Maps and computers go a long way back. Rand MacNally, publisher of the Road Atlas series of driving guides, released travel planning software TripMaker for the PC in 1994. Since then, we’ve seen rapid progression of the maps and computers relationship, with websites like AOL’s (NYSE:AOL) MapQuest and then Google’s (NASDAQ:GOOG) now-ubiquitous Google Maps making the most of new technology so planning a drive and navigating is easier than ever.
What really has kicked the maps and computers connection into overdrive is mobile. With a GPS-equipped smartphone that’s always connected and always on hand (if not physically in hand), maps have become extremely important — to the point where one of the bigger tech fights in recent memory is going down behind the scenes as Apple (NASDAQ:AAPL) prepares to ditch Google Maps from its mobile devices, replacing it with its own mapping service in the forthcoming iOS 6.
Why now? Because there is money to be made in mobile mapping technology, and for Apple, the pieces finally are in place to give Google the boot.
There are roughly 316 million iOS devices out there today, and many of these are GPS-equipped iPhones and iPads. People carry these gadgets everywhere, and they use them to find everything from a decent sushi restaurant within walking distance to the nearest movie theater showing The Avengers. According to Search Engine Watch, mobile search volume is rapidly accelerating even as desktop search begins to slow. Sometime in the next three years, mobile searches should surpass desktop and are projected to just keep going.
People actively searching for products or services means ad revenue — mobile users equipped with a GPS (so their location can be pinpointed) and a map (so they can be accurately directed to a destination) means not only traditional ad revenue, but local ad revenue is in play. In the U.S., local mobile ad revenue was $784 million in 2011, but is expected to grow to over $5 billion by 2016.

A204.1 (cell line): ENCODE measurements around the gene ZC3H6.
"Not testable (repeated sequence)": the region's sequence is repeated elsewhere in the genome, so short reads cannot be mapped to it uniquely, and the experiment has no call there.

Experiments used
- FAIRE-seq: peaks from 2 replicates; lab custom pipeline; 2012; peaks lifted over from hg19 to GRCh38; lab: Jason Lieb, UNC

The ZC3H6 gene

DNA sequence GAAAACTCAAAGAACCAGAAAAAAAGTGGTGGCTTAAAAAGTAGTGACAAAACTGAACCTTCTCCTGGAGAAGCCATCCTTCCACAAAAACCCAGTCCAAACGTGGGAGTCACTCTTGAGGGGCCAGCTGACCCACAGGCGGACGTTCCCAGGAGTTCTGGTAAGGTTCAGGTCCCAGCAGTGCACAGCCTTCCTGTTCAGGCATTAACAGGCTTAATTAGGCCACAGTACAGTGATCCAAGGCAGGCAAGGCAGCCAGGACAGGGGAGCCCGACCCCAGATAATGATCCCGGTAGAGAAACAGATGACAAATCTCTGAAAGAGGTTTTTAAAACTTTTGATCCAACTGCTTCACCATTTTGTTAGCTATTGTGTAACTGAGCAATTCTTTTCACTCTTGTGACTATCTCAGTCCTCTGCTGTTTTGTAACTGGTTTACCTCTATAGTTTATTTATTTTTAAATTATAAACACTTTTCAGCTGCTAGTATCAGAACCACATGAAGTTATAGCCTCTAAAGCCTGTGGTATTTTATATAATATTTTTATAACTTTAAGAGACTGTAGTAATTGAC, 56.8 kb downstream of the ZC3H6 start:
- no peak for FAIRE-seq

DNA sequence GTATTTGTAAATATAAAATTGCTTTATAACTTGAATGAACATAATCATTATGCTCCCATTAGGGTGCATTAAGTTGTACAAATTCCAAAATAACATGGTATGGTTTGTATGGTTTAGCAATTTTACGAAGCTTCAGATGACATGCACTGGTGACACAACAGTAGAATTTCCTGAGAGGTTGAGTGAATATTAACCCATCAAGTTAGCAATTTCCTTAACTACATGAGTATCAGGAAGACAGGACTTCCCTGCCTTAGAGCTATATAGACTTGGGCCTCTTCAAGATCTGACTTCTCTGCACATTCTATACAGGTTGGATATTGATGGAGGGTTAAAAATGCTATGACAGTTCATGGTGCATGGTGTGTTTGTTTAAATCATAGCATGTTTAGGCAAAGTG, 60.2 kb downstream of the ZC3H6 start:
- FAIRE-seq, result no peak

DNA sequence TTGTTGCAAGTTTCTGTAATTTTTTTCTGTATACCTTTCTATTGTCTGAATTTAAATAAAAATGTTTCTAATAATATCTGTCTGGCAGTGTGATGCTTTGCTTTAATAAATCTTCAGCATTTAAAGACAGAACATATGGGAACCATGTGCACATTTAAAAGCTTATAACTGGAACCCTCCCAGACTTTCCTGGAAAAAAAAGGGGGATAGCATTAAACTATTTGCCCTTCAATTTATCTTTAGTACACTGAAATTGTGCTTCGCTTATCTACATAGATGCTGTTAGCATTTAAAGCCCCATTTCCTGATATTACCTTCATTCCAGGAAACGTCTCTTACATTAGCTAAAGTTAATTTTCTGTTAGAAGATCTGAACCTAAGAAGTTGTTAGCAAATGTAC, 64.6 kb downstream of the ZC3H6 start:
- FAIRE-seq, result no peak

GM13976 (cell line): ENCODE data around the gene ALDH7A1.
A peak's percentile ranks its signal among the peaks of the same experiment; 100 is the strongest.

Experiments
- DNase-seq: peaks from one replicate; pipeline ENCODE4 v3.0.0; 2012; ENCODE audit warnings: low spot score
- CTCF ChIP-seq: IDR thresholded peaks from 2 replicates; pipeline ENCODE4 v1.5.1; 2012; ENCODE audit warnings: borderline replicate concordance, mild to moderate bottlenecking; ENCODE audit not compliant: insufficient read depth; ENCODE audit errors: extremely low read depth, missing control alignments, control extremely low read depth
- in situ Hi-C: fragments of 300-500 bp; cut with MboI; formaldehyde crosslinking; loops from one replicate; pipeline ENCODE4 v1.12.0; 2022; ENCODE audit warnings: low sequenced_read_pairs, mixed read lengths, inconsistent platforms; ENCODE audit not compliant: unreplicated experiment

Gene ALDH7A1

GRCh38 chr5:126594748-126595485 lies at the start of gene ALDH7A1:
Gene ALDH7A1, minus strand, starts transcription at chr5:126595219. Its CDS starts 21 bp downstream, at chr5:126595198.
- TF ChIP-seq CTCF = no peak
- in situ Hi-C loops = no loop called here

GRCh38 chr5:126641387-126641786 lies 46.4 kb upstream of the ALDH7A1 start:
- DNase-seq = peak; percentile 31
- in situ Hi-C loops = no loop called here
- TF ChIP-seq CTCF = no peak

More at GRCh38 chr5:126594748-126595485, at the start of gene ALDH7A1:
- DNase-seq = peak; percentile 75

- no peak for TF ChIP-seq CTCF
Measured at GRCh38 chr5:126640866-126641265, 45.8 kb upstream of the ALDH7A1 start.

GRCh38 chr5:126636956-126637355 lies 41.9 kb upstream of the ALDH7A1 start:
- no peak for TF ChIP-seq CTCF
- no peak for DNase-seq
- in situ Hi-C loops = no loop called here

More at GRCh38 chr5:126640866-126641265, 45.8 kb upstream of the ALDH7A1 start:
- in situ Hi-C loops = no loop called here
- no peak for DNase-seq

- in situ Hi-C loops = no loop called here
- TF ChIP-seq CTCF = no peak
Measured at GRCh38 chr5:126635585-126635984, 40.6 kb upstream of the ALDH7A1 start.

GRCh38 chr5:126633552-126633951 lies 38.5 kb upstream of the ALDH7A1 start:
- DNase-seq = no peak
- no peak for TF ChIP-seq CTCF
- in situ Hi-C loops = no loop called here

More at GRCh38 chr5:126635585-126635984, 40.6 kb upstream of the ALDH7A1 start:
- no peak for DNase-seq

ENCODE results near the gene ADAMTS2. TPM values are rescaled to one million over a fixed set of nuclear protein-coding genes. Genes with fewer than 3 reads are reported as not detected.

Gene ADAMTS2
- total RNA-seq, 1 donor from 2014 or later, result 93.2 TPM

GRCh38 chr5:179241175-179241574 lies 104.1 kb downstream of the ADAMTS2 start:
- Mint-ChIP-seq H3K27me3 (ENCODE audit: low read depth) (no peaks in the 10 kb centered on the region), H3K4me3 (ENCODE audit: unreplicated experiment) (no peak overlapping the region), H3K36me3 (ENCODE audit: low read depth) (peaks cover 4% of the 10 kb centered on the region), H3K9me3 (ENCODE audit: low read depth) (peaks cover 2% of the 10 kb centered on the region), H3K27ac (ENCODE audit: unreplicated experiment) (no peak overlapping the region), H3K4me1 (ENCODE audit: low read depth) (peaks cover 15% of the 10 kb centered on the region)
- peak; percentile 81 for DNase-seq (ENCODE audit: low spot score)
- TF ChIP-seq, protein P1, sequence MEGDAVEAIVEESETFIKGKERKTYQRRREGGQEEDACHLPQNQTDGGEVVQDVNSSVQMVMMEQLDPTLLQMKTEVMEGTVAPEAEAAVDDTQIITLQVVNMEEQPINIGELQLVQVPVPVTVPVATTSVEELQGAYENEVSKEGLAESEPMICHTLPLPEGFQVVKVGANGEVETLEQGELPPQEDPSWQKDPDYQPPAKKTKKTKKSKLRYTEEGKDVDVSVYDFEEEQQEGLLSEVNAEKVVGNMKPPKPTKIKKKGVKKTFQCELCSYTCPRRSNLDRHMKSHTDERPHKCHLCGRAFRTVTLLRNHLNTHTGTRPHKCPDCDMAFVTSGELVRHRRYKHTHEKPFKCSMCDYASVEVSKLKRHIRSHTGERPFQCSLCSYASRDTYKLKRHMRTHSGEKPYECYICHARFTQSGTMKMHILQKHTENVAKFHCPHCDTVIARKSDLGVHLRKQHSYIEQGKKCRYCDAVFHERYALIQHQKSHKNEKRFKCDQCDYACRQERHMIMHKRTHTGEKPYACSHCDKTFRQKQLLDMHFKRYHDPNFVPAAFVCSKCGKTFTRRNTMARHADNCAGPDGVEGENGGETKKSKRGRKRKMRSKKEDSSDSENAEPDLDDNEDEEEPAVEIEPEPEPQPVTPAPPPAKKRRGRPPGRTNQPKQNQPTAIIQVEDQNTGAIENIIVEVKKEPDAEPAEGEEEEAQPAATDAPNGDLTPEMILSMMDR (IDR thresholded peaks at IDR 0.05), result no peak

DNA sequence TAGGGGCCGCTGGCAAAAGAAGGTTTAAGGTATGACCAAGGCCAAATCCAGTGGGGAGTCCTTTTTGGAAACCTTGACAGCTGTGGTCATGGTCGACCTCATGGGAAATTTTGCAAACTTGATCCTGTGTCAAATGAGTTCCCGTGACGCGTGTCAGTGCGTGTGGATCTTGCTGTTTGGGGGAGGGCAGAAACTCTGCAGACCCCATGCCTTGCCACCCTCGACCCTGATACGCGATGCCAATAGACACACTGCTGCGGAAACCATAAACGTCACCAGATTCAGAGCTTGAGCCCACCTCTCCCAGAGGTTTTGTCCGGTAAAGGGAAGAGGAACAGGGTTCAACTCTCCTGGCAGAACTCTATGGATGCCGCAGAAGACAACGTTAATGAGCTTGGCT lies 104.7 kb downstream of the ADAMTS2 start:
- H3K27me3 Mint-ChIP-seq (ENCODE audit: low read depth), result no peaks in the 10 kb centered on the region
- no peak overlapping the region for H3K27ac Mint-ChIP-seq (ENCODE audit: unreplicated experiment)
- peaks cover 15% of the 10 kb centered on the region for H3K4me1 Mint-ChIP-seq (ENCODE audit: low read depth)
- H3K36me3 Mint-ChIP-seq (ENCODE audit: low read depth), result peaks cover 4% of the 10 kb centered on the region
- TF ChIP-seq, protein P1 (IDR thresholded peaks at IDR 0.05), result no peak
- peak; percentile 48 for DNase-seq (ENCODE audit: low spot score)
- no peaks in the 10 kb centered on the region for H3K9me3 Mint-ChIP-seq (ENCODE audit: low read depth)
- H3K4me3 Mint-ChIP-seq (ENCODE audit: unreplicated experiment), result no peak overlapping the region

Apple has been quietly assembling the necessary pieces for its own mapping service over the past few years. When the company was busted last year over location logging on its iOS devices, an official Q&A was released that included this statement:
“Apple is now collecting anonymous traffic data to build a crowd-sourced traffic database with the goal of providing iPhone users an improved traffic service in the next couple of years.”
There’s not much room for interpretation there. Apple reportedly had been at odds with Google for the past few years, sparring over licensing, features and lack of control over Google’s app. Take Apple’s public statement from 2011, then add in acquisitions such as online mapping company Placebase in 2009, Poly9 — a company that built a Flash-based Google Earth lookalike — in 2010 and Swedish 3D mapping firm C3 Technologies in 2011. The icing on the cake could well be a 2011 patent application, reported by AppleInsider, that intelligently manages movie options by incorporating not only local theater schedules, but local traffic conditions and users’ iCal appointments.
The only real question was when Apple would pull the trigger and oust Google. The Wall Street Journal is reporting that the release of iOS 6 (expected later this year) is where Apple has drawn its line in the sand and will go with its own mapping product.
When Apple flips the switch, a chunk of mobile ad revenue generated by iOS users should begin to divert from Google to Apple’s coffers. It won’t be enough to immediately cause serious damage, but given the increasing importance of mobile ad revenue, Google won’t be happy about it.
Google isn’t the only company likely to take a hit from Apple’s move into mapping, though. GPS manufacturers have seen sales of their stand-alone navigation devices slip for the past few years, even as they’ve been pressured to slash prices.
Companies like Garmin (NASDAQ:GRMN) and TomTom faced a North American market that shrunk by as much as 25% in 2011, thanks to the prevalence of GPS-equipped smartphones. They were able to make up some of that lost revenue by selling navigation apps for mobile devices (TomTom’s app for iOS goes for $59.99). But if Apple introduces its own mapping app that has decent navigation options — perhaps even integrated with Siri — along with the real-time traffic capabilities, look for demand for third-party navigation apps to tank. Especially if Apple’s version is free to iPhone users, as it undoubtedly will be.
A native mapping application for the iPhone and iPad are a certainty at this point. Apple and iOS users will be the winners. Apple will have full control over the app, will use its capabilities to further drive sales of iOS mobile devices and will increase its share of mobile ad revenue.
Users will gain a better experience (and have the option of going back to Google or a third party if they choose).
Google will lose ad revenue, likely take a search hit from iOS devices and lose visibility on Apple’s platform. And GPS makers will see their mobile app lifeline looking tenuous at best.
As of this writing, Brad Moon did not have a position in any of the aforementioned securities.